Get ready for this – The Faroe Islands are set to feature on here a lot. This under-rated travel destination surprised me completely, to the point where I simply couldn’t believe I had never been before. I first heard of the Faroe Islands in 1990, when their national football team beat Austria 1-0 in a Euro 92 qualifier. At the time, my team, Northern Ireland were in the same group as the Faroes. Their goalkeeper, Jens Martin Knudsen wore a bobble hat and they even surprised my team by drawing 1-1 with us in Belfast in 1991. So finally in 2015 I made it here and I started off by exploring the village of Sørvágur, Vagar Island. Vagar Island also houses the country’s international airport.
When you are backpacking in the Faroe Islands, Sorvagur is a perfect village to start off in – the reason being – you can walk here from the airport! Yes, it’s only 20 minutes down the hill and here you are. There are a few guesthouses in this tiny village, but please choose Guesthouse Hugo if you come here. It’s a family run, cosy spot with Wi-Fi, breakfast and a superb café downstairs, you can read about my stay there.
Once you have checked into Guesthouse Hugo, get out and explore the village you are in. I ended up spending three nights here, which included day hikes to Gasadalur and all around Sorvagsvatn Lake and the villages of Vatnsoyrar and Midvagur. Sorvagur has a population of just over 1,000 people.
Here are my top things to see and do in Sorvagur itself.
1.Sorvagur Football Stadium
Football is the national sport in the Faroe Islands and each decent sized village has a team in the top division in the country. Sorvagur’s pitch is in the village centre and right by the waterside. It’s a plastic pitch and has a stand with green seats. The local club 07 Vestur play here and it is a combined team which also encompasses the village of Sandavagur.
2.Sorvagur Church and Graveyard
The main church sits close to the football stadium. It’s a black wooden building with a spire. The main religion here is Lutheranism and the country is almost exclusively Christian.
The school is a modern building and serves not just this village, but those living in Bour and Gasadalur.
The harbour at Sorvagur is pretty. Many fishermen come and go here and in the summer season you can get regular boats to the even more remote island of Mykines (which has a population of 12).
The streets of the village are idyllic and for the budding photographer they make for superb photo opportunities. Many of Sorvagur’s buildings have turfed rooves and are a mix of colours. Walk around and admire.
6.Sorvagur Petrol Station
The petrol station in the village doubles up as the town’s only “pub” as such as they sell cheap beer in here (10 DKK) and you can also buy hot food.
It’s just past the harbour and less than a 5 minute walk from Guesthouse Hugo. Plus, if you have hired a car this is the village’s only petrol station. It closes at 11 pm.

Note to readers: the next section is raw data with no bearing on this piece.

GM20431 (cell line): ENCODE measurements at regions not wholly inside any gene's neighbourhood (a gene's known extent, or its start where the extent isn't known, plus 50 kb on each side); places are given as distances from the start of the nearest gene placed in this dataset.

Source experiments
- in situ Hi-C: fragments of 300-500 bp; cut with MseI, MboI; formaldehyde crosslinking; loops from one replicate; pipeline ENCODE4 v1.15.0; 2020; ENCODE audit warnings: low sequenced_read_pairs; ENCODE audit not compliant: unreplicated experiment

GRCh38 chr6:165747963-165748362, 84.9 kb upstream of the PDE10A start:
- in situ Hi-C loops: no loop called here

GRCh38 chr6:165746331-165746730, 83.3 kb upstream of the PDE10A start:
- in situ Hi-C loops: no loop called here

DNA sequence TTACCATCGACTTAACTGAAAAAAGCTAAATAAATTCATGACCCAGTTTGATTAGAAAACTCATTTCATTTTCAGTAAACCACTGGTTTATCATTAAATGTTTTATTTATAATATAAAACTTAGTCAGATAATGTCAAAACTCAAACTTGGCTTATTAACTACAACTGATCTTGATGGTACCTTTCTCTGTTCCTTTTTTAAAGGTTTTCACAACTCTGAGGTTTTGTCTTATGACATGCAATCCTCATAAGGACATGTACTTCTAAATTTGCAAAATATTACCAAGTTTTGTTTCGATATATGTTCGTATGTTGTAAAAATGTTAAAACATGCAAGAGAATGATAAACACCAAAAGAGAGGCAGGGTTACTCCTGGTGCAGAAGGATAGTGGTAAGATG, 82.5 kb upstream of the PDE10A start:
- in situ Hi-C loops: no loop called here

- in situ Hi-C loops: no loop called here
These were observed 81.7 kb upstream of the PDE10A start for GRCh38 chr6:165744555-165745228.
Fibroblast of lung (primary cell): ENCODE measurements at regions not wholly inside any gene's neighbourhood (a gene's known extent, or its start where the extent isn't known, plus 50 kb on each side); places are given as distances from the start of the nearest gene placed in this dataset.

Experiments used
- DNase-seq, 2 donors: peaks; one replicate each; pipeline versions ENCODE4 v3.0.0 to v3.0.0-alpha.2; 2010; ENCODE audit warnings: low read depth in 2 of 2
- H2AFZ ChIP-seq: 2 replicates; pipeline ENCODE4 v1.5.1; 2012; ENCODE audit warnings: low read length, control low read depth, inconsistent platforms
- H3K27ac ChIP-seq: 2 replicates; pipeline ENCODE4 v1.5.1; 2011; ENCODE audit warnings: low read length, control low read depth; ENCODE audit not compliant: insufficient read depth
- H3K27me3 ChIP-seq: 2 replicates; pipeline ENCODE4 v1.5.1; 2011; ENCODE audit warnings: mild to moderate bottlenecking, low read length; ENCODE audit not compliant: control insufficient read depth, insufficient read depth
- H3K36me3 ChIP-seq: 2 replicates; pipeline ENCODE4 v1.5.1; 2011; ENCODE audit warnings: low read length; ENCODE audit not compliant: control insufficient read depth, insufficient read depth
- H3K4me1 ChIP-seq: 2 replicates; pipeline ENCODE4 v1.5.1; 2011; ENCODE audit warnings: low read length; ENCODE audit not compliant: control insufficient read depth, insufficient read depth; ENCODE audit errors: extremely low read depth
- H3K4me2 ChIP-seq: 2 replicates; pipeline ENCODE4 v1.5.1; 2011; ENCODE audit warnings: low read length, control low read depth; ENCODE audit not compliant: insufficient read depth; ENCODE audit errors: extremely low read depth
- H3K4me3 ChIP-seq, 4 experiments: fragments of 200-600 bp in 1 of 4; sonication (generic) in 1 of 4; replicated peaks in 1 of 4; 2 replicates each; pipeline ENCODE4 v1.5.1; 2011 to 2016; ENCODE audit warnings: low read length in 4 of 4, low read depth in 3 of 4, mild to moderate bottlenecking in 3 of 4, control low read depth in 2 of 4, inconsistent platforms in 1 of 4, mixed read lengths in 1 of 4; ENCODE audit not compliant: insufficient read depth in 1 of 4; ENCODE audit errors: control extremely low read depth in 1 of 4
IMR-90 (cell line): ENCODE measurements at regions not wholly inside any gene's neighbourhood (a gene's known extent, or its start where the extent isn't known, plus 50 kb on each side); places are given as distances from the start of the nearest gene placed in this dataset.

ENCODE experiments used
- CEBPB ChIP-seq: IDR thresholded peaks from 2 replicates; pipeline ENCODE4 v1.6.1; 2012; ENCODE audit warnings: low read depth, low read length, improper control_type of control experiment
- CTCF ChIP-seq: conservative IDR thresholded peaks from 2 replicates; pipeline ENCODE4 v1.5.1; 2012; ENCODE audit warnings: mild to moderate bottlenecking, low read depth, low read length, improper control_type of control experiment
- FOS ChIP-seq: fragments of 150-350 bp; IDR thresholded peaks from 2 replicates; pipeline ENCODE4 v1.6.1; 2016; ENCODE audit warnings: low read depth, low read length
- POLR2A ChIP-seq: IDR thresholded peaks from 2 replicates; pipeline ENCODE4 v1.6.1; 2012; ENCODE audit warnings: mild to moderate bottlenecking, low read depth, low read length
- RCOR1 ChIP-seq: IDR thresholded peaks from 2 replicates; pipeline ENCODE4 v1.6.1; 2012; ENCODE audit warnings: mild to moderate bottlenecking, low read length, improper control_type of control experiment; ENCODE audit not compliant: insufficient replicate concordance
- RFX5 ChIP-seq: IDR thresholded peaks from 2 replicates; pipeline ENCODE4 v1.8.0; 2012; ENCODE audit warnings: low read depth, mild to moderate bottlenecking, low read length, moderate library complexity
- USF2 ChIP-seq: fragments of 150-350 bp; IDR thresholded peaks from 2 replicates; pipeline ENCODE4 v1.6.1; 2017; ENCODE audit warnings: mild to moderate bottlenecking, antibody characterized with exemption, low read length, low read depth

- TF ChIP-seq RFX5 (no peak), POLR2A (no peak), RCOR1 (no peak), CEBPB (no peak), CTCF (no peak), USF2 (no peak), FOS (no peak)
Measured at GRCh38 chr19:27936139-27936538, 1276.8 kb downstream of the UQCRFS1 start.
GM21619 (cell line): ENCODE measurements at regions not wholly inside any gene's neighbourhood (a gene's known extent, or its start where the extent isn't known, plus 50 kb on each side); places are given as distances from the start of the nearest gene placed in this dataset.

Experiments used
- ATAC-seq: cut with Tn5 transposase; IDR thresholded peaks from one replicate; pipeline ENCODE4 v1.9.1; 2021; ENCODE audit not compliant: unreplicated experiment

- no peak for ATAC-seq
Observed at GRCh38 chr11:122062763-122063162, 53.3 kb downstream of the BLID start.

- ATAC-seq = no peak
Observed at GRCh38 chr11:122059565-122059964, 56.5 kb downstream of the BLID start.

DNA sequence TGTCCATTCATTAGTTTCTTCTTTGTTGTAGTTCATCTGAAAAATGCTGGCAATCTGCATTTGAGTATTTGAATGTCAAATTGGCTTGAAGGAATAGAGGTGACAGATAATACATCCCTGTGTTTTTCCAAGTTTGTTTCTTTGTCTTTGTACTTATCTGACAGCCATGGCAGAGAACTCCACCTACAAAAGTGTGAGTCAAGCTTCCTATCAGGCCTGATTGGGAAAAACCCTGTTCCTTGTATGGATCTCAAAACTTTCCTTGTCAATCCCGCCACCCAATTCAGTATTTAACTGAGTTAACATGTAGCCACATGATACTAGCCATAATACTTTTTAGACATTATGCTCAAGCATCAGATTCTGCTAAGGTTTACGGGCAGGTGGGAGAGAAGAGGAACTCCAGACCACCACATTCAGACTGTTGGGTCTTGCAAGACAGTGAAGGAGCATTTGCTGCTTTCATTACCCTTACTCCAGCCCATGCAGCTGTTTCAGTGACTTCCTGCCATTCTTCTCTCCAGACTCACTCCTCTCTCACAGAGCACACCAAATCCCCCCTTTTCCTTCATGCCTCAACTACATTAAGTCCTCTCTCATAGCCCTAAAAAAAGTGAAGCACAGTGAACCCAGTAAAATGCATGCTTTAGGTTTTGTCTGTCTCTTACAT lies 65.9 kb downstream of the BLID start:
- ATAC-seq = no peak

7.Retro café Fjørðoy and Guesthouse Hugo
As mentioned, aim to stay at Guesthouse Hugo. If you do, you should eat and drink in the downstairs retro café Fjørðoy voted one of the best in the Faroe Islands.
There are old relics here from back in the day including a 1970s Television and the food is excellent.
8.Enn Biligari: The Shop
Not every village in the Faroe Islands has a local shop, so make use of the one here in Sorvagur, especially if you are heading out to Bour and Gasadalur as this may be your last chance for miles to buy some food and drink.
For those wanting to see an actual bar and a hotel, then a short walk out of the village to the airport leads you to Hotel Vagar. It looks like a black hut in the middle of nowhere, but at least you can get a beer here late at night, before walking back down the hill.
I really enjoyed my time in the village of Sorvagur. It was a perfect base while hiking to Gasadalur and to Lake Sorvagsvatn and before heading to the capital Torshavn and the north eastern islands.
Here are some videos from my visit:
10 thoughts on “Backpacking in the Faroe Islands: Exploring the Village of Sørvágur, Vagar Island”
Was some spot, spent 6 hrs in this place around this time last week. For about 3 of those hours I just chilled out on the steps beside the main road coming from the airport and not one car passed me in that time and I just watched the boats coming and going, I actually fell asleep and a local woman woke me up as she passed by accident couldn’t have been more apologetic towards me.
I’m ashamed I didn’t walk any of the hills surrounding this village as I had my bag with me, but I’m in no doubt if I had left it somewhere no one would have touched it as it seemed to be one of the most peaceful laid back towns on earth.
Was in that hotel you have picture jonny for a drink with a local man and to grab myself a bottle of coke for mixing purposes and have to say it looked spot on, they must only get the occasional person coming through the doors but it was spotless and the woman was spot on sat and talked to us. The local man who I had a drink with walked past me as he came down the hill, stopped and turned back and said do you have a beer I went to offer him one and he said ah it might be warm, come with me and we can have a cold one.
That summed up this part of the world for me. Laid back, no crime and everyone was friendly.
Absolutely spot on Michael – glad you at least got to see this place and crazy to meet you after our hike when we visited Vagar Airport. It was a mad time in Denmark and the Faroes and good to see you – hope to catch up somewhere again soon. Safe travels, keep er lit. Jonny